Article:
Some of the more than 400 people arrested at Fairy Creek Watershed blockades may face criminal charges. (Zoe Ducklow/Black Press Media)

Some of the more than 400 people arrested at Fairy Creek Watershed blockades may face criminal charges. (Zoe Ducklow/Black Press Media)

Fairy Creek logging protesters may face criminal charges

B.C. Prosecution Service to review each case, will lay charges where evidence is sufficient

The B.C. Prosecution Service might press criminal charges against some of the more than 400 people arrested at the Fairy Creek Watershed.

Various blockades have been in place since August 2020, as protesters try to stop Teal Cedar Products from logging in the remote area of southern Vancouver Island.

Most of the arrests have been for breaching a court injunction issued April 1, which prohibited protesters from blocking access by Teal Cedar to their licenced logging areas. The RCMP began enforcing the injunction in person on May 17 and have since arrested hundreds on civil charges. Those arrests could now be elevated to criminal court.

In a statement Monday, the prosecution service said there’s enough evidence in many cases to result in a conviction, adding there is “a strong public interest” in criminal prosecution of the civil disobedience.

This move is in response to an application Teal Cedar Products made in court June 17, requesting the attorney general to consider criminal charges. It said at the time the civil disobedience at Fairy Creek was akin to the ‘War of the Woods’ in the early 1990s.

Not only does the behaviour of the protesters undermine the rule of law in B.C., Teal Cedar claimed, it “shows contempt for the authority of the Pacheedaht and Ditidaht First Nations” on whose territory the dispute is occurring.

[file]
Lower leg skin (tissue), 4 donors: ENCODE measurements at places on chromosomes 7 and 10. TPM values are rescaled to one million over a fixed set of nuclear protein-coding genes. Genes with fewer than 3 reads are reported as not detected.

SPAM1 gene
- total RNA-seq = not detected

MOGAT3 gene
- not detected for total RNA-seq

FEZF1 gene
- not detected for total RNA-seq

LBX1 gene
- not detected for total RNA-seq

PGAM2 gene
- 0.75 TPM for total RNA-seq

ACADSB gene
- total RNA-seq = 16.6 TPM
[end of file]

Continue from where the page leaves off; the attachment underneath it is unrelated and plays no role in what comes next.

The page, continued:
READ MORE: Elder group heading to Victoria court to protest RCMP exclusion zones at Fairy Creek

Trevor Shaw, counsel for the B.C. Prosecution Service who signed the statement, suggested a case management hearing via phone for all defendants on Sept. 13.

The work of determining which cases deserve criminal charges is onerous, due to the “very large volume of police video and the way that video is currently organized,” he wrote, adding that the prosecution service is committed to working through that challenge so individual defendants will be informed of their case details in a timely fashion.

For eventual trial, Shaw proposed scheduling 10 defendants at a time, spread over two weeks per trial.

Teal Cedar said in an emailed statement the decision is a positive outcome.

“Our application seeking this decision reflects the seriousness of the ongoing illegal activity still being undertaken months after the court’s well-reasoned injunction order. The blockaders have repeatedly stated they have no intention of following the law, even after the province deferred logging in areas including Fairy Creek. The blockaders are standing against the requests of local First Nations hereditary and elected chiefs that they leave and allow responsible and lawful forestry activities to continue outside the deferred areas.”

A decision on a separate case, brought by Elders for Ancient Trees, regarding whether the RCMP’s enforcement actions are legal, is expected July 20.


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